<%@LANGUAGE="JAVASCRIPT" CODEPAGE="65001"%> RV Extended Service Contracts
Little Log


Revised 10/2011

Foreword: We have no case "for" or "against" the protection offered by extended warranty coverage for RVs. Some years ago we opted to obtain coverage for a new diesel pusher. And in general our experience was favorable. However, we this is a controversial topic -- one about which reasonable minds can and do differ. We've limited our discussion here to extended warranty policies covering new RVs. Policies available for used RVs are not discussed here, though many of the considerations are likely to be the same.

One of the most common topics of discussion among RVers is whether it is a "good idea" to purchase one of the several insurance products available that will "extend" warranty coverage after the manufacturer's warranty has expired. Typically an RV manufacturer extends its guarantee for a specific time (e.g. one or two years), or until a fixed number of miles has been driven (e.g. 24,000 miles) -- whichever occurs first. There is no industry standard for the number of years or miles covered by such policies. Components such as appliances (e.g., a refrigerator or water heater) are typically covered by a separate warranty; and the RV buyer usually will have to deal with the component manufacturer directly for warranty service during the term of the warranty for that product.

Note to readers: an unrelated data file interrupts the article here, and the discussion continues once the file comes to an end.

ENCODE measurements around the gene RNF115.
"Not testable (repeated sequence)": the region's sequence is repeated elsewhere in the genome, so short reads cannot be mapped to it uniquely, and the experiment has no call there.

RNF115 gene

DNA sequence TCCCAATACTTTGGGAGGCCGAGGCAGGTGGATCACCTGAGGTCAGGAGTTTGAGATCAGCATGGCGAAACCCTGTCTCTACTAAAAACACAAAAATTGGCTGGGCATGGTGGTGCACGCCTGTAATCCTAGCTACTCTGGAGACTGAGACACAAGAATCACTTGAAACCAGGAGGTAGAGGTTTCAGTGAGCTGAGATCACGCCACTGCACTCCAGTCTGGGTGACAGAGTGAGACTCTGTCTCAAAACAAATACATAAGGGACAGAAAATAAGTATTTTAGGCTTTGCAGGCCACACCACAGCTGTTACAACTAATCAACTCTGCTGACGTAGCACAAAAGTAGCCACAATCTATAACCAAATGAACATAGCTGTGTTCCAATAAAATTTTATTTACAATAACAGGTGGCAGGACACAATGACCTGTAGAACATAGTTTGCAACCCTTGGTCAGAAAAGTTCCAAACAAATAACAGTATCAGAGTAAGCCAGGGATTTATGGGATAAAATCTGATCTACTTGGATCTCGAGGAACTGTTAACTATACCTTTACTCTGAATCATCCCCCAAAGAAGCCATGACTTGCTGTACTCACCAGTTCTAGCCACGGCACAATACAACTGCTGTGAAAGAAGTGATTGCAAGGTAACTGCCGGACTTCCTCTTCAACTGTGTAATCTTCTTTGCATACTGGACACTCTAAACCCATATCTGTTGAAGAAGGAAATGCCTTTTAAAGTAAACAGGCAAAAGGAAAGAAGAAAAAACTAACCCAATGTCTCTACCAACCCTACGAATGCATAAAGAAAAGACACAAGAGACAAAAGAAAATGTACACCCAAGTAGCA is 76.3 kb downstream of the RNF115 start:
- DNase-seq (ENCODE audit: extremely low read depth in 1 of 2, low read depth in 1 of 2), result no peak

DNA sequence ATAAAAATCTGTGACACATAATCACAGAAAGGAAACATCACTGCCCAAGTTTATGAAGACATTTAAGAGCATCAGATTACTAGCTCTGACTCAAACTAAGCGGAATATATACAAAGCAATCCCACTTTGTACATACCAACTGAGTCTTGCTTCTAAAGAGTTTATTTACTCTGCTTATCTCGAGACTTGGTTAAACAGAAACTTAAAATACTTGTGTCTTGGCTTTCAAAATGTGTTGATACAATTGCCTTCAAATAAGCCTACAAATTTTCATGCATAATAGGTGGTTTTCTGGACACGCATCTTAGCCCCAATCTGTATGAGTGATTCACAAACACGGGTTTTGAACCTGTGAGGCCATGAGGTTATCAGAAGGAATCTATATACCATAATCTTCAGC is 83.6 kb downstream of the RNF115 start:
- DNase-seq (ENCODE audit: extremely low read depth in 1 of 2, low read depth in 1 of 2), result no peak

After the RV (or component) manufacturer's warranty period has expired, the RV owner will have to foot the bill for all parts, freight, and labor when something goes wrong. Things like engines, transmissions, and even refrigerators can come with a hefty price tag; and often the amount of labor associated with RV repairs can result in staggering costs. But like most things in life that entail the risk of significant financial loss, this risk is one that can be covered -- at least in part -- by insurance. The policies that offer coverage once the manufacturer's time and/or mileage limit(s) have been exceeded are called extended warranty policies. There are a number of companies offering these policies, all with differing policy terms, time and mileage limits, exclusions, and premiums.

In the abstract, the potentially high cost of RV repairs, once the manufacturer's warranty has expired, would seem deserving of serious consideration. This is especially true for RV owners for whom a large, unplanned out of pocket expense could create serious financial problems. For those who feel they could absorb this type of financial setback without upsetting their financial apple carts, "self insuring" this risk may make more sense. Most RVers will probably feel somewhere in between on this issue, and will seriously consider whether an extended warranty policy on their RV makes sense for their particular circumstances.

We frequently see the same questions in our "RVers Mailbox": Should I buy an extended warranty policy? If so, what coverages should I get, and what company should I buy it from? We've seen reader comments that were at best luke warm in relating to experiences in settling claims; and we've seen others that found extended warranty coverage worth every penny of the premium they paid for it.